# Do-opposites-attract by akgame

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```									Do opposites
attract?
Dr. Roberto Bencivenga
Red Deer College
A quick preface
   So much to do, so little time…
 Thank   God for PowerPoint?
   Red Deer College:
 RuralAlberta (East of Rockies)
 Community College
 Approximately 4500 FTE
 Wide range of programs including…
   First year Engineering transfer program:
 Calculus
 Linear   algebra
   Full 4-year Nursing Degree:
 Basics   of statistics
 Opposites? Yes!
 Do they attract? In more ways than one!
First year Engineering:
the students
 Mostly males
 Not strong on average
 Mixture of go-getters and parkers
 Need to:
 Bring  them up to speed
 Perform a selection
 Clarify University demands
 Present a supportive image
First year Engineering:
the environment
   Our school system does:
 allowcalculators
 not emphasize control of basics or proficiency
 promote “real life” philosophy

   Our receiving University does:
 not allow calculators
 expect good quality to maintain transfer
arrangements
First year Engineering:
the usual stuff
   Use marked activities as leverage for the
 No marked homework, except for carrot
“bonus” exercises.
 Weekly lab quizzes based on textbook
exercises
 Two major Tests plus Final Exam
First year Engineering:
the “innovation”
 Questions:
 How can we balance the attitude students
bring from high school with what is
expected from University?
 How can we wean students from the
calculator without abandoning it?
 How can we make them to think?
First year Engineering:
the “innovation”
 The structure of each major tests and
Final Exam is that of a “triple jump”.
 Each such test is divided into three
separate tests:
A  memory test
 A basic skills test
 A proficiency test
The Memory test
   A set of randomly selected questions from a list
   Each question refers to a basic formula,
definition or theorem
   Approximately 1 minute per question
   No aid allowed.
   3 marks for each correct answer, 0 for any
blanks, -1 for each incorrect answer.
The Basic Skills test
 A short set of exercise-level questions
 Approximately 10 minutes per question
 Only aid allowed: a 4x6 handwritten card
 No calculator.
 Each question is out of 4 marks
The Proficiency test
 A shorter set of advanced questions
requiring a combination of methods
 Approximately 20 minutes per question
 Any hand-written notes allowed, no book
 Any calculator allowed
 Each question is out of 10 marks
 Evaluation is qualitative
So, did it work?
   From my point of view, yes:        
 Excellent discrimination
 Pedagogical message loud and clear
 Lots of ideas for further refinements

   From their point of view, not clear       ?
 Not   comfortable with unusual format
 They hated the memory test
 It’s always too long
Four-year Nursing:
the students
 Mostly females
 Strong in core nursing areas
 Mostly determined to succeed
 Weak in and closed to math
 Determined to avoid learning any math-
related knowledge
Four-year Nursing:
the environment
   Our Nursing program:
 is part of a Province-wide consortium
 uses “Problem-Based Learning” model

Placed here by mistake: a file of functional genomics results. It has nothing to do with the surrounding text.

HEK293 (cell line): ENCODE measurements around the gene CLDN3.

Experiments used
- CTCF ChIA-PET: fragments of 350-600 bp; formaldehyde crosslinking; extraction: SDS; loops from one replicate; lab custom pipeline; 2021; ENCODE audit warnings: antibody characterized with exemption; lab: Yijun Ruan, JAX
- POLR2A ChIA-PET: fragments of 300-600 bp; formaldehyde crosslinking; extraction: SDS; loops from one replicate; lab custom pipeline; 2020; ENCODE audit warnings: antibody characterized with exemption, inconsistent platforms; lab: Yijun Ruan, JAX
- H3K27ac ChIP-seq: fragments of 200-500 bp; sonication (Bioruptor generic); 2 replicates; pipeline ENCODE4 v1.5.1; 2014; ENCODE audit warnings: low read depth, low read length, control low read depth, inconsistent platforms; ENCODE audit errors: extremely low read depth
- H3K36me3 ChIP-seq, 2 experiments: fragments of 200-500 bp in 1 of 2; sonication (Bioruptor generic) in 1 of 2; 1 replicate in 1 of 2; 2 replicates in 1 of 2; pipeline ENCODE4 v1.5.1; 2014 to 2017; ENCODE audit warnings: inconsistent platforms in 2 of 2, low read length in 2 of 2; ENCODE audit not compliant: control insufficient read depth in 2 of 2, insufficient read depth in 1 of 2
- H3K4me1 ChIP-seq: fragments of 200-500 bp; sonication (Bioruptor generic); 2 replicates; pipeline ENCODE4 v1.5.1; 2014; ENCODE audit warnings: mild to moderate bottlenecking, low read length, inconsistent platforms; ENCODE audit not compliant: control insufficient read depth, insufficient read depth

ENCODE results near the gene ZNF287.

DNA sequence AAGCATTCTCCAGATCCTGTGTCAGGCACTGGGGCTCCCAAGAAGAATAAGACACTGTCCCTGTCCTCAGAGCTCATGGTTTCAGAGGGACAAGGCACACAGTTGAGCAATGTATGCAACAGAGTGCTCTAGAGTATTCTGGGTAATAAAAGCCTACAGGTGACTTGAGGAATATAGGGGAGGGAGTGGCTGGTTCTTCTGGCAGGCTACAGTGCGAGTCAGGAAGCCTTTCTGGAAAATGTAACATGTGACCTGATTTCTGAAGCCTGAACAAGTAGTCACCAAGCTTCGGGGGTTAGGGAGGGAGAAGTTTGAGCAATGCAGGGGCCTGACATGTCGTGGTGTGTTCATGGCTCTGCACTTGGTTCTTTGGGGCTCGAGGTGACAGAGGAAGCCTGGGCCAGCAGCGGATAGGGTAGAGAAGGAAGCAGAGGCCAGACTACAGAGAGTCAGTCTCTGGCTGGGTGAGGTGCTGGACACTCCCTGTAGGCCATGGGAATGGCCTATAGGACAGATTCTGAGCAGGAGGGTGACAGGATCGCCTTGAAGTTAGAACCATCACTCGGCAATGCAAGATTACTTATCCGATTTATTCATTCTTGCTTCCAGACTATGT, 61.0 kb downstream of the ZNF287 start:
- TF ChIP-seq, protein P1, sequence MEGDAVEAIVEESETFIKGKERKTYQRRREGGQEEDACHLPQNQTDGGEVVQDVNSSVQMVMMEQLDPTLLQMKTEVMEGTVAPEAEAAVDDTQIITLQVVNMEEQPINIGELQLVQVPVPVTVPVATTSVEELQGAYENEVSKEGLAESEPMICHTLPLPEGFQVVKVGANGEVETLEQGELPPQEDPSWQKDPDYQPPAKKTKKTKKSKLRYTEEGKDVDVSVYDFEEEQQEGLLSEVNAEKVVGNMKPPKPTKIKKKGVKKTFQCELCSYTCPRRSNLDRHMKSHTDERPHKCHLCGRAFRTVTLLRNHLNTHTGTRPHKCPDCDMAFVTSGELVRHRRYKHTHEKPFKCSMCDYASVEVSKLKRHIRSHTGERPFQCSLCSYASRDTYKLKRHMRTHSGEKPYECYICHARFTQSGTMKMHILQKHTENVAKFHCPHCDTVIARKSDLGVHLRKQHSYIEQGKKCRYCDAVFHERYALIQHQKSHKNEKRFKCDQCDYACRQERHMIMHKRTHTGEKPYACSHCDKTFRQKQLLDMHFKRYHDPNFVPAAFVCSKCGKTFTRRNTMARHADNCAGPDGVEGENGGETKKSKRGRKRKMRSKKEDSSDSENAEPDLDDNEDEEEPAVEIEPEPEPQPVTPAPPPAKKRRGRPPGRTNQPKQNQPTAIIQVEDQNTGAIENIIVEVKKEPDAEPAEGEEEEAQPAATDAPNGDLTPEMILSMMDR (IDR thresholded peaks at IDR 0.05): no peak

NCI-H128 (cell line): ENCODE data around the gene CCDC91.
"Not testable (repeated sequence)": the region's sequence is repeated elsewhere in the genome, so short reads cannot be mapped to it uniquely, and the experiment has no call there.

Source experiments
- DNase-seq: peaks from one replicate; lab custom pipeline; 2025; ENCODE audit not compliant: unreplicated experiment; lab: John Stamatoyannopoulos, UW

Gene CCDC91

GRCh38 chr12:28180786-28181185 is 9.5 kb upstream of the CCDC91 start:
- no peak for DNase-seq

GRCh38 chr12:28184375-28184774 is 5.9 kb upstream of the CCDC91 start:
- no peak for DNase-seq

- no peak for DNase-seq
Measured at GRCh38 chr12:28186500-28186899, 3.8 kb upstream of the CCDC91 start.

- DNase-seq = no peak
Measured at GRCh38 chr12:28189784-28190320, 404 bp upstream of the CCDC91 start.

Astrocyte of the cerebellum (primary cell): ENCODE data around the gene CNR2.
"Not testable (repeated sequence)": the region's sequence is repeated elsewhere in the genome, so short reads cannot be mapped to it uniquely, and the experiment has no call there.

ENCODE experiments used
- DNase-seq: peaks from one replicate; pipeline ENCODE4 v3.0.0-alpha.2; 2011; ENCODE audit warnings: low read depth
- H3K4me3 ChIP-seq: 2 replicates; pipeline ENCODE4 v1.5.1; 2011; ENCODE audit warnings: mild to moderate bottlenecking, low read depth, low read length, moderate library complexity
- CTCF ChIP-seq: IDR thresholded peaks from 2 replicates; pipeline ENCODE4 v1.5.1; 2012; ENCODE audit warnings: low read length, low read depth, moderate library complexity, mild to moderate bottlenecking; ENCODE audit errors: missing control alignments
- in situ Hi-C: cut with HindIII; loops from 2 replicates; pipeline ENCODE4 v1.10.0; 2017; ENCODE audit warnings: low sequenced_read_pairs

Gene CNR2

 is very intense and time-demanding
 focuses on one-to-one learning
 requires students to know enough statistics to
be able to overview and assess the data
analysis methods used in research papers
Four-year Nursing:
the “innovation”
 Questions:
 How can we balance the requirement for
statistical knowledge with its perceived
marginal role in this profession?
 How can we encourage evidence-based
practice without getting too technical?
 How can we get them to relax about stats?
Four-year Nursing:
the “innovation”
 No formal statistics course
 Year  1: Collecting and summarizing data
 Year 2: Probability and hypothesis testing
 Year 3: How to (superficially) critique a
statistical data analysis
   Focus on hands-on application
Year 1: Descriptive Stats
   In small groups, students:
 Collect data from a community agency
 Summarize data using basic methods
 Identify the problems encountered
 Propose alternative methods

   No marks attached!
Year 2: Probability and
hypothesis testing
   Basic concepts introduced:
 Probability  (and epidemiological applications)
 Randomization (and clinical trials)
 Hypothesis testing (protocol and jargon)
 Statistical and clinical significance

 No formulae
 A few multiple choice questions on exams
Year 3: Critiquing a data-based
research article
   In small groups, students:
 Select  a relevant research article
 Identify all major stats methods used
 Try to assess their appropriateness

 Focus on interpretation
 Focus on finding features of the tests used
 Reports worth 15% of the Nursing
Research course
So, does it work?
   From my point of view, yes       
 Anxietyis lower, learning is higher
 Applicability comes through
 Students see and accept relevance of stats

   From their point of view, yes!     
 They appreciate the reduced weight
 They realize they are comfortable with stats
 They even start wanting more!
Do opposites attract?
   The opposites:
 Gender
 Aims
 Environment
 Students perspective
 Further work to be done
Do opposites attract?
   The overlaps:
 Three aspects
 Need to support students
 Focus on role of evaluation
 Our need to adapt to circumstances
 Our need to love our students:

   Students don’t care how much we know
unless they know how much we care.

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